Using iPad’s Apps to Build Auditory Processing Skills

Author: Lisa “Luna” DeCurtis, M.A., CCC-SLP

Auditory Processing is a term used to describe what happens when your brain recognizes and interprets the sounds around you. Both Auditory Development, and Auditory Processing are the cornerstone of learning language, and essential to child language development. Some children struggle with auditory processing. The iPad offers tremendous opportunities to build their auditory processing skills. Use an HSA to pay for your child’s iPad, click here for health insurance plans with an HSA.

Auditory development is a key building block of children’s communication skills. Young children develop language by first understanding much more than they can say. This is why children benefit from honing their listening skills early on as it sets the stage for later language learning. In a child’s first year, he or she will understand whole phrases or sentences before she is able to use a word. For example, the child will understand when mommy says, “Daddy’s home” before he can say “daddy” or may understand, “do you want to go outside?” before she can request it using the word, “outside”.

One way of building a child’s auditory processing skills is by tuning the child into the environmental sounds around him. You can bring attention to noises, such as a dog barking or bird singing, and help the child make meaningful associations with the sound. If you stop what you’re doing when you and a child hear a car start or someone’s footsteps or keys jingling, you can then make inferences about what it means (e.g., is a car driving away? Or is someone coming home? Or is someone opening the door?).

Auditory development can also be stimulated using the applications or “apps” on mobile devices, such as Apple’s iPad. Just as a child gets used to hearing a phone ring and knows to answer it, the child can associate the sounds of his favorite apps being turned on or recognize the music associated with it. When introducing an app that has instruments, such as “Melody Touch” by Being True, you can first associate the instruments with the sounds by touching one-by-one and imitating the sounds as well. Using gestures to imitate the functions of the instrument, such as pretending to blow a horn or shake a maraca, helps the child associate the sound with the tool. You and the child can take turn tapping the instruments to hear the sounds and imitate the gestures that go along with them. Speech Therapy may be covered under your health insurance plan, click here for health insurance quotes.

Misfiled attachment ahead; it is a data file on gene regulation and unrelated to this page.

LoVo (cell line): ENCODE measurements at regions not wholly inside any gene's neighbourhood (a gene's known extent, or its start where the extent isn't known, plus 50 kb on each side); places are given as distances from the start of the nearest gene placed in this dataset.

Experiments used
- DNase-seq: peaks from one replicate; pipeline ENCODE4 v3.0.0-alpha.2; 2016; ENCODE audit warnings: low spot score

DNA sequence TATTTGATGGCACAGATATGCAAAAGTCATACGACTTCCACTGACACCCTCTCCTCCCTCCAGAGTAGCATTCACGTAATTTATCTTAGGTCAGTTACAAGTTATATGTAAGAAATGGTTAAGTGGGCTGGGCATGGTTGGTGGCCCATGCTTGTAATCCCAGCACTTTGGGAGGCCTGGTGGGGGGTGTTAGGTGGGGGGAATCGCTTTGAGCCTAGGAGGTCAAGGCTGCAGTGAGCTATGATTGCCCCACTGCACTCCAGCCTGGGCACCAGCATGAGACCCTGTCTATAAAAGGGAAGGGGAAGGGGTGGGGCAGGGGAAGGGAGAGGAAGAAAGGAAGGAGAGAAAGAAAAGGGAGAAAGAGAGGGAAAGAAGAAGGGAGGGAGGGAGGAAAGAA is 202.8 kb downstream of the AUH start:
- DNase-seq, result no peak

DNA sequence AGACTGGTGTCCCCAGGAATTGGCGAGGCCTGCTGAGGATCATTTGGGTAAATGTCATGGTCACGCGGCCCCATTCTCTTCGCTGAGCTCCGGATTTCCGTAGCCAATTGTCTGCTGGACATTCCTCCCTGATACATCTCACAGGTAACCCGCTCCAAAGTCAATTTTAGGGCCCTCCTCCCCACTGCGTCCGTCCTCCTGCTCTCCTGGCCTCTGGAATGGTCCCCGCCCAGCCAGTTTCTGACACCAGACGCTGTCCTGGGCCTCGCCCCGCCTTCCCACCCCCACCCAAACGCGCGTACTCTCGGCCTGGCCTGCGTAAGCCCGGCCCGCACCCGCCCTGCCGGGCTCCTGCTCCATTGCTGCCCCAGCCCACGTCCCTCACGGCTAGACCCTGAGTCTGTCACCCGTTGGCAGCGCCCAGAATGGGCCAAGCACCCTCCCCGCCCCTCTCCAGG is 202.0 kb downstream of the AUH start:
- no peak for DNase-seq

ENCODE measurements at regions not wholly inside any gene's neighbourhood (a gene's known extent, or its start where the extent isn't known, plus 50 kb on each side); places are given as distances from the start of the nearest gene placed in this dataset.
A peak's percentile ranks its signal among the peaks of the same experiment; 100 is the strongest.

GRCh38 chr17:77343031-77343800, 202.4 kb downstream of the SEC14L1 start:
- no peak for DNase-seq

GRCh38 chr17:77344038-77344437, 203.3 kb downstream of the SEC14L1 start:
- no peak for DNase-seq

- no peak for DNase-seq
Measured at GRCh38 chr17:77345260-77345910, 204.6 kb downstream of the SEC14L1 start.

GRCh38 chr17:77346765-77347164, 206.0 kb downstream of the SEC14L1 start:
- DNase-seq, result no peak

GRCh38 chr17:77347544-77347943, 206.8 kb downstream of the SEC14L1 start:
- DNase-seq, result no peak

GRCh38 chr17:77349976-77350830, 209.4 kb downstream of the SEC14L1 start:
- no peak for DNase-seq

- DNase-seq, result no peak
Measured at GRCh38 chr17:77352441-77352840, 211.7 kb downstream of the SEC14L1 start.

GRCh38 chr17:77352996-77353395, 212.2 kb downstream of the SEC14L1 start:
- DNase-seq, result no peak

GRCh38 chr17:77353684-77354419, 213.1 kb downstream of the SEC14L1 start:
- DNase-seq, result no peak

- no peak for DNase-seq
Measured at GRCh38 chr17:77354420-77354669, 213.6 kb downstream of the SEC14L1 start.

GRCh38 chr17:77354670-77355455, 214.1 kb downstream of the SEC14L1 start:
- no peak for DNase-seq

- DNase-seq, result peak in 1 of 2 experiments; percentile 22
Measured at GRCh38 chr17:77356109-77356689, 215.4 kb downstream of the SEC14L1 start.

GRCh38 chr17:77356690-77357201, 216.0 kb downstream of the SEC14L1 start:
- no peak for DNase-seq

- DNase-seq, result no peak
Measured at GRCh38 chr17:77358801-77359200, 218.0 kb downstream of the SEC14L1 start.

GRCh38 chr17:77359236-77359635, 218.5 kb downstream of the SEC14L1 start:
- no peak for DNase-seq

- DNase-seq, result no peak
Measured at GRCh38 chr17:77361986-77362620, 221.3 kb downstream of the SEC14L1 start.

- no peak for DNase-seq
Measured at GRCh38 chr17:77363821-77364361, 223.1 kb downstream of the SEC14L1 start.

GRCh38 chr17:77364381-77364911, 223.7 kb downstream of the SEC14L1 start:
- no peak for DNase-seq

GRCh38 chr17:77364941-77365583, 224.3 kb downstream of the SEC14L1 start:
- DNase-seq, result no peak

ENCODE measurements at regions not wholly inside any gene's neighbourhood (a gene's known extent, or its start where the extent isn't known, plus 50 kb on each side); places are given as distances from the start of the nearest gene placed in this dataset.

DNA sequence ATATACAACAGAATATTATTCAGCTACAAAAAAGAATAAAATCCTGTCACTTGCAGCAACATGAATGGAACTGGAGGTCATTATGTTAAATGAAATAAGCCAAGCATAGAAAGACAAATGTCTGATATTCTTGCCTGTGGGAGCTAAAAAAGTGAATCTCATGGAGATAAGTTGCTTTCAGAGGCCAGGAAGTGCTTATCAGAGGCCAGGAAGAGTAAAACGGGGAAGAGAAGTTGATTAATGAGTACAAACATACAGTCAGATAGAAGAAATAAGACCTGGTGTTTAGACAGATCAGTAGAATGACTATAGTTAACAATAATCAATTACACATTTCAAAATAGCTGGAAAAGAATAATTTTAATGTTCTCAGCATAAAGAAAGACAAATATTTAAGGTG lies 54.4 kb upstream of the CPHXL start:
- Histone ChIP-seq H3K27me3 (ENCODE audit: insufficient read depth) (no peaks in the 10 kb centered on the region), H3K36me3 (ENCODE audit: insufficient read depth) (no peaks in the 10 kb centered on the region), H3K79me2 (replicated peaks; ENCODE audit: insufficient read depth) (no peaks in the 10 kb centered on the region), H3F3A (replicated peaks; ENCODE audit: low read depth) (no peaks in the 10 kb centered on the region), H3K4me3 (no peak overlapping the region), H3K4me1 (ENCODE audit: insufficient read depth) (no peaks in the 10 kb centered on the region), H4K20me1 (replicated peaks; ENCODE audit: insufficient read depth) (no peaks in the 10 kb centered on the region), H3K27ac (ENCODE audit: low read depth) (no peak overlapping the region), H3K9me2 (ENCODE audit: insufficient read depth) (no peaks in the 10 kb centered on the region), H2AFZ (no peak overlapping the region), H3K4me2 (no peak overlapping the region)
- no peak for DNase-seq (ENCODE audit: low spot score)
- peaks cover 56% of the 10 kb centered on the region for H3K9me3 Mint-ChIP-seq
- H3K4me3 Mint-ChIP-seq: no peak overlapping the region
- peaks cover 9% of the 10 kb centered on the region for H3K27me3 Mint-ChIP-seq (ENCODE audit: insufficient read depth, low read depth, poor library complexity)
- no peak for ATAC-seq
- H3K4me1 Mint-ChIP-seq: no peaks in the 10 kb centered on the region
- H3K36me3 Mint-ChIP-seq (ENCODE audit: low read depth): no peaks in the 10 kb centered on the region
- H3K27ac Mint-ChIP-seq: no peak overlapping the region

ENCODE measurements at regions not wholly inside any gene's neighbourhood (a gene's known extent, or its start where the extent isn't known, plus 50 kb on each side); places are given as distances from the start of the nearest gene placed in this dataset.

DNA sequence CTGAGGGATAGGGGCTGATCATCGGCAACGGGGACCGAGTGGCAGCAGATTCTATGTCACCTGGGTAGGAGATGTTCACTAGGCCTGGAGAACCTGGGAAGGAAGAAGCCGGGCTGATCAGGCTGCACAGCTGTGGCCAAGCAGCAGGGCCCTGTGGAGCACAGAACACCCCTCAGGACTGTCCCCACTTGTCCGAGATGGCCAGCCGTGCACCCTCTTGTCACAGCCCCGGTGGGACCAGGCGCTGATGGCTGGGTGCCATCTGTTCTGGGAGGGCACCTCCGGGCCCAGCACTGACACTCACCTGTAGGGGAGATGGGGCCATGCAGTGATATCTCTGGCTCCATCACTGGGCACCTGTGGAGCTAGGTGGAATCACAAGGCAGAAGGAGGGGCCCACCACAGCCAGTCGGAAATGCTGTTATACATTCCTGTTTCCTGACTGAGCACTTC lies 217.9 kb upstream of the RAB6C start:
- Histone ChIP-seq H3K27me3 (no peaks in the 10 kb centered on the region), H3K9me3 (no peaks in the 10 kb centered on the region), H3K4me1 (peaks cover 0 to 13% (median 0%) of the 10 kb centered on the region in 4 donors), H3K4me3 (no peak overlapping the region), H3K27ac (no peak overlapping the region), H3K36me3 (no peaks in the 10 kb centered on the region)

Guessing games are a great way to build listening skills by turning the iPad screen away from the child and then touching the instruments sounds. Generally, the child will attend well to the sound that is missing the visual input and then be able to make guesses about what the sound was. Ask probing questions to encourage the child to guess without any pressure on the child being correct, but more on the child’s ability to infer what it could be. Note that when you don’t have the visual cue, a blender can sound like a lawn mower or a leaf blower. It can be an enjoyable game to take turn and have the adult guess, too. Also it’s fun to compare a guess with the actual item and see how close you came, all the while you are building a child’s auditory processing skills.

Another app I use for this purpose is called “Baby Touch & Hear – Listen sounds of Animals & Tools” by Open Solutions. It’s a Bingo type format and offers a variety of categories and the ability to put just a few pictures on the page at once or up to a grid of 9 pictures. They have many categories, including animals and environmental sounds. After first associating the sounds with their objects, then you can play with the child and take turns guessing without looking. This activity can be extended by tuning into the sounds in your own neighborhood or environment and taking guesses as to what it sounds like. It’s particularly important to point out the meaning of auditory signs of danger, such as a truck’s beeps that signal the truck is backing up so you want to get out of the way.

By tuning into sounds, the child improves his auditory skills which will enhance his ability to tune into language. This practice will help both his receptive skills, which is the ability to understand language, and his expressive skills, which is the ability to use language. Since auditory skills are the building blocks for successful communication, it’s never too early, or too late, to start associating sounds with their meaning, and many apps on the iPad offer a fun and engaging way to do this.

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